Evolving Analytics

Evolving Analytics

by Carlos Andre Reis Pinheiro, Data Scientist, Teradata

Over the past few years, analytics has evolved into a major discipline for many corporations, particularly those exposed to a highly competitive marketplace. Analytics is composed of a set of distinctive approaches that use technologies and methods to describe business processes, to support decision making, to solve issues, and to help with improving performance.

Analytics can involve simple business intelligence applications, such as predefined multidimensional databases that are queried, to more advanced interactive visualizations of data across different dimensions, allowing analysts to glean insight from large volumes of data. These types of business analytics tools can be applied to single, built-to-purpose applications all the way up to large data marts that are used to examine questions in particular department(s). They can also be associated with a corporate data warehouse—as either a collection of multidimensional databases or as a single, high-performance business intelligence platform from which multipurpose tools are used to examine business problems across the whole company. Typically, these types of applications are associated with raw data collected from transactional systems, aggregated based on a particular business perspective, and examined through a user friendly front-end—allowing analysts to execute several types of queries in a short period of time. Business insights very often come from such multidimensional examinations of data as deep inquiries of operational inputs—formatted in a digestible, managed layout.

Analytics also goes a step further to include statistical and mathematical analyses. These types of analytic endeavors are often completed on a more ad hoc basis, demanding timely examination associated with a particular business purpose. And usually, this type of analysis is not periodic, nor demands frequent reprocessing of the task. It oftentimes does, however, require output monitoring to foresee if changes are occurring that require adjustments to the model over time. Such a model could be developed to examine the overall marketplace, a snapshot inquiry about customer behavior, or a forecast study in relation to costs, sales, or market growth, for example. This sort of analysis is often performed by using statistical and/or mathematical procedures and is commonly done in a stand-alone environment. As an ad hoc process it usually does not require the same infrastructure of a production environment. It is a set of tasks and procedures that are used to understand a particular business question and, once deployed, raise useful knowledge that can change operations and activities.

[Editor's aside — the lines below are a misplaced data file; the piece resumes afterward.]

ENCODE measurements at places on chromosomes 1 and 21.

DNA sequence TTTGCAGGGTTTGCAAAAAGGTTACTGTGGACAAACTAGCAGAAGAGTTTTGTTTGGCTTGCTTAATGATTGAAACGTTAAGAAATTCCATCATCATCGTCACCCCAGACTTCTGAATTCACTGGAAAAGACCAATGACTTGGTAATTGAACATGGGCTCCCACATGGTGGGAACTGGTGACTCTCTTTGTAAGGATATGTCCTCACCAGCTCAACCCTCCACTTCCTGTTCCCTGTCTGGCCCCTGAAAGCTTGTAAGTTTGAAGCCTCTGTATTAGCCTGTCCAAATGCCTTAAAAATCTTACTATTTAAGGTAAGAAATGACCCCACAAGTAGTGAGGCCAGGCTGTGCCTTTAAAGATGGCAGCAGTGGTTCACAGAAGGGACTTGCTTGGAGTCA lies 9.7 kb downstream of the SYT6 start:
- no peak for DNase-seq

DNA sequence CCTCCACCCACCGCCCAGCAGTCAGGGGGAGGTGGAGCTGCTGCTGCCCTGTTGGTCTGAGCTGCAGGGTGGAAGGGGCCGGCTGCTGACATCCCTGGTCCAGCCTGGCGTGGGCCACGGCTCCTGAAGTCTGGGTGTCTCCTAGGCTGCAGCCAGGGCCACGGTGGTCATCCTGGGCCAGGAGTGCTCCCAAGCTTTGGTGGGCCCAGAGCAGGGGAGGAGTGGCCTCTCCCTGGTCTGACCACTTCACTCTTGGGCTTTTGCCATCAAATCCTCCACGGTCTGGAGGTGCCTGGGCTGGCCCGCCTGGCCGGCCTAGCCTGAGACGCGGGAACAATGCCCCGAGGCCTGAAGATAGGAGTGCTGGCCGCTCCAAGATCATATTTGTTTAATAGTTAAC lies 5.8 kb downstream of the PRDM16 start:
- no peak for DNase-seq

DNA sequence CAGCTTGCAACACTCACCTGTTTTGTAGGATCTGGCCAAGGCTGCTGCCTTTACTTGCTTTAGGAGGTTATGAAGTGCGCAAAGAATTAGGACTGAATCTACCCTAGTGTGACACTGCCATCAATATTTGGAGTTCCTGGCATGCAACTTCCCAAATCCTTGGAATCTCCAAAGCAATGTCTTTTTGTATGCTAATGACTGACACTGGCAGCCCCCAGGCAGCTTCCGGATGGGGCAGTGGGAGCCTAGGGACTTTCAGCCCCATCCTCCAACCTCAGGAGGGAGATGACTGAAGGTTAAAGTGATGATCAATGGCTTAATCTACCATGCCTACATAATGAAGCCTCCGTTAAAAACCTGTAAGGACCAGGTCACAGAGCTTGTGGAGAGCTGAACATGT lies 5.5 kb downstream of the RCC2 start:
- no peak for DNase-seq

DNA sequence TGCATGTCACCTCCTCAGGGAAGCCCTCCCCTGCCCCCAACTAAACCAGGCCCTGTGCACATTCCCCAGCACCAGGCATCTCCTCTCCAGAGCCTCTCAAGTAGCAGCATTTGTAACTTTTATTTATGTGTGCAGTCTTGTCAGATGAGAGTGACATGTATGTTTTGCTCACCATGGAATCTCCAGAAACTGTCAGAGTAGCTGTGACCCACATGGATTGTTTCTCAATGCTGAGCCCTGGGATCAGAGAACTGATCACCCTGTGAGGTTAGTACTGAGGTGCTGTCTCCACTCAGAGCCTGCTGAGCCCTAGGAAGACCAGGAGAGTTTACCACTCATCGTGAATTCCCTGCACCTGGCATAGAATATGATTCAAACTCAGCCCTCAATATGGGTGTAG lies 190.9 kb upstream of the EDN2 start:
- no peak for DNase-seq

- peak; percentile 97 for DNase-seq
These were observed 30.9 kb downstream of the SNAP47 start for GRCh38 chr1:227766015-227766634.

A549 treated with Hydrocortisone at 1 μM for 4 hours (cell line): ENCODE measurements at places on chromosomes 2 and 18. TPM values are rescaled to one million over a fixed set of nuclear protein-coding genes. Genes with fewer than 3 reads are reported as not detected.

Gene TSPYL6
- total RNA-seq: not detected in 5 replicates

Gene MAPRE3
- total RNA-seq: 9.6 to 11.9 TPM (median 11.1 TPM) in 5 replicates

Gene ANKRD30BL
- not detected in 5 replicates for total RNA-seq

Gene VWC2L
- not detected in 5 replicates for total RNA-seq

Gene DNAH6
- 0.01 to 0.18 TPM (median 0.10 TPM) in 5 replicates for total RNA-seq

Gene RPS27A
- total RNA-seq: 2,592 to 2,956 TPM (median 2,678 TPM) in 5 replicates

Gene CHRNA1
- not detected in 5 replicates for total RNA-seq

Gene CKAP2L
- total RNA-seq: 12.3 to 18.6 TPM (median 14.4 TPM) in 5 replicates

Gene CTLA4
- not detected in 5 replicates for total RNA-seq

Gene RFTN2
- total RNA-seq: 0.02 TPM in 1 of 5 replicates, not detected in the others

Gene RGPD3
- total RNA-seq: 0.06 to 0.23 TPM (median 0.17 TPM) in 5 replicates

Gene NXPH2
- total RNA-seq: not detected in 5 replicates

Finally, there is a third layer of analytics that is composed of data mining models. The data mining discipline includes artificial intelligence algorithms such as neural networks, decision trees, association rules, and genetic algorithms, among others. These artificial intelligence methods often use a more mathematical approach and are well suited to specific business issues, like predicting a particular business event from large volumes of inputs. Association rules, also known as induction rules, are very good at describing particular subject relationships, such as in retail. They are used to understand how products are selling together, highlighting the correlations between products to identify grouping, or sell with relationships. Consumers who buy bread, cheese, and ham usually buy butter as well. Consumers who buy red wine and grana padano cheese commonly also buy honey and cinnamon. These rules highlight product correlations, some of which might be quite useful, others not. Two metrics affiliated with association rules help us understand how relevant and strong the rule is—namely support and confidence. However, if you run an association algorithm over a hospital database, particularly using data from the obstetric department, a rule would probably emerge that women have babies, with both a high level of support and confidence. Of course, that rule has no business value—and although true, is not useful to any application.